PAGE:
You may find the stuff on “opening the black box” interesting - SHAP (their GitHub readme is great), Zhao and Hastie's paper on causal inference. For tree-based methods (e.g. random forests, gradient-boosting machines), explainability is fairly solved. For deep learning on images, explainability is also fairly straightorward. Deep learning on tabular data is far less solved (e.g. the Google readmission paper - had to use a handicapped version of their neural network for explainability, and even then was not super useful). Thankfully, tree-based methods are often as good or better in terms of performance on tabular data.
In my opinion, in all healthcare-facing ML, explainability methods should be baked into the pipeline. It's so easy now, literally a few more lines of code to generate the model that explains the model (incorporating the output in a meaningful way is a little more expensive in terms of code, but if I can figure it out then so can any researcher). The thing we should be building is not a model that is reapplied across systems, but a pipeline for data ingestion, model-building, and explanation that could be rapidly deployed in different systems (e.g. for internal testing and validation). This would still disadvantage poorer systems with less ability to collect data, but maybe not by much - everyone has CBCs, data on discharges and admissions, basic demographic information, etc., and almost everyone uses some kind of EMR.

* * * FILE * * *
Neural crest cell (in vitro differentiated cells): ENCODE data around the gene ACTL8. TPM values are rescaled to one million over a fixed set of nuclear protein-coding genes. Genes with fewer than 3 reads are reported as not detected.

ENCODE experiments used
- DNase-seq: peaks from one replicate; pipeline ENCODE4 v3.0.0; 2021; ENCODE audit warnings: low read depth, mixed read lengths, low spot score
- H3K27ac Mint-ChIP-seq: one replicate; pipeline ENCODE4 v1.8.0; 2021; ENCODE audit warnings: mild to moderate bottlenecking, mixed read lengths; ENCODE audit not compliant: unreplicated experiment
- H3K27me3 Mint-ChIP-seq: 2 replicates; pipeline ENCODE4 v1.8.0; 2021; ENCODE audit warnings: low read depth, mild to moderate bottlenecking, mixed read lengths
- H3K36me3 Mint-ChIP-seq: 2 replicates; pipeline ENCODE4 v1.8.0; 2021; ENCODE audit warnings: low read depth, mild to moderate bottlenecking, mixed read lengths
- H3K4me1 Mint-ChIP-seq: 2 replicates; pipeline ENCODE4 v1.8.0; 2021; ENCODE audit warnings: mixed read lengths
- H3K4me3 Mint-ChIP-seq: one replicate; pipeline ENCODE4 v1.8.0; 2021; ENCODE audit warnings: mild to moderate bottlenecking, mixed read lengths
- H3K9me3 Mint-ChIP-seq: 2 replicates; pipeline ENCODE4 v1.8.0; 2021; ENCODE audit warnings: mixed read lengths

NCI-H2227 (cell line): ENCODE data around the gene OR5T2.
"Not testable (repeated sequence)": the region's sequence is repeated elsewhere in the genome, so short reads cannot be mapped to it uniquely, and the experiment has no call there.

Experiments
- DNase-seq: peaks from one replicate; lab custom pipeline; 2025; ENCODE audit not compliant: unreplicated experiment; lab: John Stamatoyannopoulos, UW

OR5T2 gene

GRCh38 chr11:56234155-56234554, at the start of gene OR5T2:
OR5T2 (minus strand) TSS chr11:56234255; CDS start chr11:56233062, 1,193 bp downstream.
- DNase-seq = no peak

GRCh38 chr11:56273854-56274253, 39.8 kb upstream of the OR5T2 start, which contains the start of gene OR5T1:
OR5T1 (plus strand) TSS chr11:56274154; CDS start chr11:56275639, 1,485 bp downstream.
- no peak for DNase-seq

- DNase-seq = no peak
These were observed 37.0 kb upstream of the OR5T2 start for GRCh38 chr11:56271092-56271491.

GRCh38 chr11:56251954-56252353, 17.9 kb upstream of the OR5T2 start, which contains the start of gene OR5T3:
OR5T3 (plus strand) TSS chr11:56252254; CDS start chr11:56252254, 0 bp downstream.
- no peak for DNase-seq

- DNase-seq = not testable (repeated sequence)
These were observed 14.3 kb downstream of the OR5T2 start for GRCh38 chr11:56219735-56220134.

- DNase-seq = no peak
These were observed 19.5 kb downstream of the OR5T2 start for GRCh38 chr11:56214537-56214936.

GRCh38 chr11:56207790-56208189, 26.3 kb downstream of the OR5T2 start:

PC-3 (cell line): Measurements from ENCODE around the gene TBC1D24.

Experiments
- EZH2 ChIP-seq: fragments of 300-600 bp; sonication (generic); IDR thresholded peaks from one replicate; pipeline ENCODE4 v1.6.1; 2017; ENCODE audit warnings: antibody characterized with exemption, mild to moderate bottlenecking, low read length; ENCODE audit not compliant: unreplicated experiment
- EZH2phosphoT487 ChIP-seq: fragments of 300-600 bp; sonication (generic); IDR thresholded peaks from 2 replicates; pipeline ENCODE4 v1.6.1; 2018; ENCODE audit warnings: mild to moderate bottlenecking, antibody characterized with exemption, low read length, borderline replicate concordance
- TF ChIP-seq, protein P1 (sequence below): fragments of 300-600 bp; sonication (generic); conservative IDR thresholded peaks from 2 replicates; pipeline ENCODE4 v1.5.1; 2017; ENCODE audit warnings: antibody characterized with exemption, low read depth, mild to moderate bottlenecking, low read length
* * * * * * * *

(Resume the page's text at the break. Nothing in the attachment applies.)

On the anthropomorphic relationships with computers, have you heard about https://en.wikipedia.org/wiki/ELIZA ? It was developed in the 60s at MIT, simple rules-based conversation “bot,“ and people developed deep personal connections, on a level equalling or exceeding the current relationships people are building with Alexa (I would argue exceeding, as the conversations were purposefully therapeutic and do not avoid sensitive subjects).
Would be interested in thoughts on why, exactly, Google/Amazon/etc. are needed. We have clinician-scientists, PhD researchers, collaboration with other universities (e.g. CWRU has great comp-sci). We can do NLP, DL, whatever, on our own. Google would have some extra data on searches, all the stuff they can get from cookies, etc., phone data. Amazon would have similarly rich data. But we get into some of the same issues we've seen trying to use Facebook, Twitter, etc. - there's a huge selection bias with who uses those services, and, even if usage nears 100%, the type of usage will vary between pts by orders of magnitude. This could help increase predictive power, but how much? This is a whole different ballgame than simply using AWS or Google Cloud to store or even process data, which is also of questionable utility (we have some rockin’ servers over at LRI, and they're buying more). Sun 17 Nov 2019 10:23:05 AM CST